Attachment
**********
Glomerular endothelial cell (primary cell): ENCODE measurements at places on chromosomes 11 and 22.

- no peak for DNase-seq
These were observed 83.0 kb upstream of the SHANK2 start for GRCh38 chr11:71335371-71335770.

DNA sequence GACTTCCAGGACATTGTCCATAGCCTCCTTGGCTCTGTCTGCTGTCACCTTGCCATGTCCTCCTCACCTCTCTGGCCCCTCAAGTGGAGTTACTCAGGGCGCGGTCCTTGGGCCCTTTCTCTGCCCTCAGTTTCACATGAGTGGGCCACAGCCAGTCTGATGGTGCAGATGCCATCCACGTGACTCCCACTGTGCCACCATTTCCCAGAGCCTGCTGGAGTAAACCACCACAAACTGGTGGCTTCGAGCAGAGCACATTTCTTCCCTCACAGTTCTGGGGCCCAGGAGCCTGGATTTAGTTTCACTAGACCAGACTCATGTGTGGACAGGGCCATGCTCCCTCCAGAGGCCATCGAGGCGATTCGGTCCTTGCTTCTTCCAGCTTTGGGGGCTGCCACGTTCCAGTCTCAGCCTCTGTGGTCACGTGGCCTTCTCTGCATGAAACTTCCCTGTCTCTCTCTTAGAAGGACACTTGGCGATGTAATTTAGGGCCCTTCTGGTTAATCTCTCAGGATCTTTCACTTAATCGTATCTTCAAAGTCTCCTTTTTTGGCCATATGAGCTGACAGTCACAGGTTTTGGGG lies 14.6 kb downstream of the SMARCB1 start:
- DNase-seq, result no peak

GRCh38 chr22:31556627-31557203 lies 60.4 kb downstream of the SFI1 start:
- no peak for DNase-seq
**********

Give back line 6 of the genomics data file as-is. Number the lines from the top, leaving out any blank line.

GRCh38 chr22:31556627-31557203 lies 60.4 kb downstream of the SFI1 start: